Monday, May 26, 2008

Metropolitan Opera – Tan Dun's The First Emperor, May 17, 2008.

Metropolitan Opera at Lincoln Center – Orchestra, Seat AA28 ($150).

Conductor – Tan Dun; Libretto – Ha Jin and Tan Dun; Emperor Qin – Placido Domingo, General Wang – Hao Jiang Tian, Princess Yueyang – Sarah Coburn, Gao Jianli – Paul Groves.

Story. Emperor Qin iss tired of the traditional music and wants Gao Jianli, his children friend, to write a new anthem for him. Qin conquers the Yan state and has Gao brought in as a prisoner. Gao refuses to write the anthem and goes on a hunger strike. Qin's daughter, Princesss Yueyang, goes about convincing Gao to end his hunger strike by feeding him from her own month. After the two fall in love and makes love, Yueyang, who was paralyzed from a riding accident, miraculously regains use of her legs. Yueyang was promised to General Wang and the Princess commits suicide when the Emperor forces her to marry Wang. As Qin gets ready to ascend to the throne, Yueyang's ghost appears to tell Qin that she couldn't sacrifice her love for her country. This is followed by the ghost of Wang, who was killed by Gao. Finally Gao shows up, commits suicide by biting off his own tongue. Qin then asks the anthem to be sung, and is shocked to discover it is the song of the slaves being forced to build the great wall.

I was looking forward to seeing this opera after listening to Tan Dun's piano concerto played by Lang Lang. While “modern,” the concerto was still well-structured enough for me to make sense of it, and it also showcased Lang Lang's ability, which was what Tan set out to do. I was somewhat disappointed by the opera, although there were many impressive aspects to it.

Tan Dun talks about the three techniques he used to bring out the three colors of Qin culture: tri-tone as black, continuance of the fourth as white, and highest to lowest note as red. While somewhat interesting, the motifs were not particularly appealing, and soon became monotonous. Unfortunately, Tan seemed to have fallen in love with this discovery and saturated the opera with them.

Other than the Peking-opera style introduction by the Yin-yang Master, which was in Chinese, the opera was sung in English. I was glad they had subtitles as I found the sung dialog difficult to follow. Placido Domingo sang the role of Qin. One of the famous “three tenors” with Pavoratti and Carreras, Domingo has an active schedule as a director, conductor, and performer. While he was good, I always find his voice to be a bit weak. I am glad I had a chance to see him though: I had seen him conduct a few times before, this was the first time I saw him sing. A couple of Asian singers were in the operas (e.g., General Wang and the shaman).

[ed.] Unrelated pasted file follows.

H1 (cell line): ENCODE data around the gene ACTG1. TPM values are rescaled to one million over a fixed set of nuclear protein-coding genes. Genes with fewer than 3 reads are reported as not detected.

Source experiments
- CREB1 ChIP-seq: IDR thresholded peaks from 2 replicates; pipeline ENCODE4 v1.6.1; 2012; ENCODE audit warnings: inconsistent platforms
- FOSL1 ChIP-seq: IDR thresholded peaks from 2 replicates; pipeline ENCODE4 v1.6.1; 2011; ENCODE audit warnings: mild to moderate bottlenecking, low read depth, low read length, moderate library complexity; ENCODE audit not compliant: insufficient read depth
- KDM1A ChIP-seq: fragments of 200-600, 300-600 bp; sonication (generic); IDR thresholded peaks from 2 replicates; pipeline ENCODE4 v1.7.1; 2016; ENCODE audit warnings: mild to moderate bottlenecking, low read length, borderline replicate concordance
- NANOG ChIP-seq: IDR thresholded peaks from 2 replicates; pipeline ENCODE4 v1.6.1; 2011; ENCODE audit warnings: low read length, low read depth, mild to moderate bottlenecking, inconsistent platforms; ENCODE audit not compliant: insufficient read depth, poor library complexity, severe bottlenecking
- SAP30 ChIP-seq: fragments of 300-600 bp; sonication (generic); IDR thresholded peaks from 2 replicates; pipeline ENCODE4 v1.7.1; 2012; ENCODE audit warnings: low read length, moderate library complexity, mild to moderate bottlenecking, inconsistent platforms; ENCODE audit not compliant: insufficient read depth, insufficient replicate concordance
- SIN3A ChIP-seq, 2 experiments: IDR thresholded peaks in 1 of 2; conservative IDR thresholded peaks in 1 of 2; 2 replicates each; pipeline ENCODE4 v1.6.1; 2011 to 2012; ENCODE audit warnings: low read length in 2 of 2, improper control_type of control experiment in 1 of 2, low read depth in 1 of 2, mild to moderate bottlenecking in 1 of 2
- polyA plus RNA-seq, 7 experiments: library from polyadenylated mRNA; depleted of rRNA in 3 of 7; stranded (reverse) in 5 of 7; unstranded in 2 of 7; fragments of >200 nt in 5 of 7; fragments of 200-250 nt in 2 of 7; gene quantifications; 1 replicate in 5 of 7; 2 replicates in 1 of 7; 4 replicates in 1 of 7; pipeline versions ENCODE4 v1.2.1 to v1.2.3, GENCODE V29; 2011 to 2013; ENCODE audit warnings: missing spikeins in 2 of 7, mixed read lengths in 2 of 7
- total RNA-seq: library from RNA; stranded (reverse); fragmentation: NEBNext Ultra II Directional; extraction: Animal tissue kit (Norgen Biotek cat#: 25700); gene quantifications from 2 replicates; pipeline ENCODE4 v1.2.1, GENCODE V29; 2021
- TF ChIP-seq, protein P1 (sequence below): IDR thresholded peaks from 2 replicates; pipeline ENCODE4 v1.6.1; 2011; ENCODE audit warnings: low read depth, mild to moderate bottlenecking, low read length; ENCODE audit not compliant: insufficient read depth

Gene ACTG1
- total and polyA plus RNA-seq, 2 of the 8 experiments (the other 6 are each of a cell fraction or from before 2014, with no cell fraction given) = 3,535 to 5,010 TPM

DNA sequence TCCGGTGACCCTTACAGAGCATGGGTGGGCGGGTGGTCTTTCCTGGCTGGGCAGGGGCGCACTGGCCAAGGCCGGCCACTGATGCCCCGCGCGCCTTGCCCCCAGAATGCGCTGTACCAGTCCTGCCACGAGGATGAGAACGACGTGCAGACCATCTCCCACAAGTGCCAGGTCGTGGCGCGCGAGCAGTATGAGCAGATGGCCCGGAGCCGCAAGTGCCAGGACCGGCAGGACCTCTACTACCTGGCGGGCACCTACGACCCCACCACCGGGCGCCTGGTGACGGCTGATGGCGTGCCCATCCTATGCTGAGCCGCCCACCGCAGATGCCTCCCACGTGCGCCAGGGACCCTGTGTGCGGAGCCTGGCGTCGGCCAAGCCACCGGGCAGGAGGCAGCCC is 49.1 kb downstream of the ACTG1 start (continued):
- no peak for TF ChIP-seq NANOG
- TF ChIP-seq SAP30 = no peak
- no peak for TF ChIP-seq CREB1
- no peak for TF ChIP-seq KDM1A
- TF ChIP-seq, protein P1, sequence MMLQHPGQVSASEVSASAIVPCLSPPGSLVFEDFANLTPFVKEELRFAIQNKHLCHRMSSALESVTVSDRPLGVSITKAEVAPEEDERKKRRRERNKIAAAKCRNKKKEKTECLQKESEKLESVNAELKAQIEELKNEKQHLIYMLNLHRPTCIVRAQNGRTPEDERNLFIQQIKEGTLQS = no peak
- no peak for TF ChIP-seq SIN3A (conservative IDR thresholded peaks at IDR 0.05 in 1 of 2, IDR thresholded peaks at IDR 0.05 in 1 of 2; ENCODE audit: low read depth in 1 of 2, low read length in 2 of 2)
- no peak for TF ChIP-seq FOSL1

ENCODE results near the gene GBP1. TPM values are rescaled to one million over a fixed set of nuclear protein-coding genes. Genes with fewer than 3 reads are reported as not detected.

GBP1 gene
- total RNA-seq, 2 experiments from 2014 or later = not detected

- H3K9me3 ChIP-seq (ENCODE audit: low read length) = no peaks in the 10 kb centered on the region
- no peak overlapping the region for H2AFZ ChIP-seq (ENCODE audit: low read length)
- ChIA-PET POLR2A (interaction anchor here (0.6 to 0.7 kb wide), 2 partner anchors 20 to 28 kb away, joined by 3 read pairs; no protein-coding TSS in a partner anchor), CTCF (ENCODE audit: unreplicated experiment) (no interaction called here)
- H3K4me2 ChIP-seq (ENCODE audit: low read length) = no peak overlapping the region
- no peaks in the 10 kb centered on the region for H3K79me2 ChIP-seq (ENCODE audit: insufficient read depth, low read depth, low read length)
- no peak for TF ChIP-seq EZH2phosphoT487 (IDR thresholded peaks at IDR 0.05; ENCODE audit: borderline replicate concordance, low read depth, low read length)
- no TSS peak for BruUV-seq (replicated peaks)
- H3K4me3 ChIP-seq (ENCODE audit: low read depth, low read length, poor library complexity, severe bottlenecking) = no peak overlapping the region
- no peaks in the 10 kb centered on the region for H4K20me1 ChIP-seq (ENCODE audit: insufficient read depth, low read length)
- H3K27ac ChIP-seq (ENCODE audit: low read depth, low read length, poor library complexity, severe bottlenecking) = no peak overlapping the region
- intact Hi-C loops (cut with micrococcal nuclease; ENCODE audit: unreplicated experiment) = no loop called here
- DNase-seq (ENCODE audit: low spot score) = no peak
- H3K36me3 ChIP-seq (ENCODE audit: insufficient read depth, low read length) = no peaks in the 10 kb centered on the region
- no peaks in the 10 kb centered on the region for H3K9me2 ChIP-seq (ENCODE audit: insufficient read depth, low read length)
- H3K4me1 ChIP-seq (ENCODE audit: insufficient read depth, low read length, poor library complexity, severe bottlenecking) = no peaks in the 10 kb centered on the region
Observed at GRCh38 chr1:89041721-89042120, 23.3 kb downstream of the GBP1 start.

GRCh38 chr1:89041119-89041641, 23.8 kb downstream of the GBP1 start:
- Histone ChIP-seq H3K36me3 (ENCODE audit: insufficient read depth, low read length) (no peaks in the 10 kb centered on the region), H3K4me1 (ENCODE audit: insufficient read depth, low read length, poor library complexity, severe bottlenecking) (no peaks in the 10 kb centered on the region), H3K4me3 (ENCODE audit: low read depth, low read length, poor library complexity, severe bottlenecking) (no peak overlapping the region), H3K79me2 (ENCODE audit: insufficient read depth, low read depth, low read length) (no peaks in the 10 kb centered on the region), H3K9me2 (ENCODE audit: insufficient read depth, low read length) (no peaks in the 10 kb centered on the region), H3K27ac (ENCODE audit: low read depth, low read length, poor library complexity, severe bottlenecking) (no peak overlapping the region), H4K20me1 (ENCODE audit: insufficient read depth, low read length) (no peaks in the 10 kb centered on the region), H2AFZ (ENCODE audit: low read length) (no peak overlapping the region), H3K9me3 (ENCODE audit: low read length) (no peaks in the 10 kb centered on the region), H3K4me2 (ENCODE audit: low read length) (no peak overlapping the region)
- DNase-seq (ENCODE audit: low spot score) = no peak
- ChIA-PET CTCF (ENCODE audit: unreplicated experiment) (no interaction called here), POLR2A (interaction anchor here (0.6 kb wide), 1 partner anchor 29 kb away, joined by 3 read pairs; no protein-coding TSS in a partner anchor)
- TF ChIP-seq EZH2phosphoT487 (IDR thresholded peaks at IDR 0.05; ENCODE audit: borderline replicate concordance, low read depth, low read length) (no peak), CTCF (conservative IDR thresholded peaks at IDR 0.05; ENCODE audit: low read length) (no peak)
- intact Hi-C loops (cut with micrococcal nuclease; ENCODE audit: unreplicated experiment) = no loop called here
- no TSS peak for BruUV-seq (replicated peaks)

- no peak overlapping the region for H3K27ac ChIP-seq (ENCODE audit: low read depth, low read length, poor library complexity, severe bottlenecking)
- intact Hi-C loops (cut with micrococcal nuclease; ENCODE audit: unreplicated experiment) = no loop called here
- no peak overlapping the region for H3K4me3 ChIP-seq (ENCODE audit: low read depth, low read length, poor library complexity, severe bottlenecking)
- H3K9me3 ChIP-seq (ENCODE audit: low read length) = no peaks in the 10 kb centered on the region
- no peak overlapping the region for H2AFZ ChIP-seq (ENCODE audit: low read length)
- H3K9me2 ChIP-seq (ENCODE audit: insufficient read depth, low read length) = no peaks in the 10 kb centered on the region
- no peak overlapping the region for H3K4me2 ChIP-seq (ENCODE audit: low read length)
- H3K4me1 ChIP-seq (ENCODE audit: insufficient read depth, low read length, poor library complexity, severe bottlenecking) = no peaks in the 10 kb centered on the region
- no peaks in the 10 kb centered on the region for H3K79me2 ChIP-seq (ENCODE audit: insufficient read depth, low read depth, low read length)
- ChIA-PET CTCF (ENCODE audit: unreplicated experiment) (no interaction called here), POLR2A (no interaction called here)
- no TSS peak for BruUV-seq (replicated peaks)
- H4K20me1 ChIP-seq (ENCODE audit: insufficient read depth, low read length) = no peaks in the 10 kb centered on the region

The staging is mostly based on what I would describe as bleachers. Nonetheless, it was effective and pleasant. I find the colors to be well designed, and the costumes add a lot of glamor appropriate for a regal setting. The masks worn on the back by the Yin-yang masters, which make them transform from dark to light by turning around, are quite ingenious (I assume this technique is well-known in the trade.)

Although Qin was indeed the first Chinese emperor who unified the country by conquering many of the surrounding warring states, and started the Great Wall, he was generally considered a brutal and ruthless person. While the opera makes no excuses for his brutality, it does illustrate the more human aspects of him. I didn't know this story until I came across this opera, which is supposed to be based on an account by the well-known historian Sima Qian (c. 145-85 BCE).

When I was a child, I had seen movies where people committed suicide by biting off their tongues. I imagine the profuse bleeding would be the cause of death. In this opera Qin “helped” Gao by stabbing him with a sword afterwards. Somewhat like hari-kiri. Macabre, but makes sense if one thinks about it.

I am glad to have seen this opera, I'm not sure I'll want to see it again, though.

The New York Times reviewer thought some of the musical passages outlived their welcome, and that the opera could be shorter still (it was trimmed by about half an hour from its 2007 debut).

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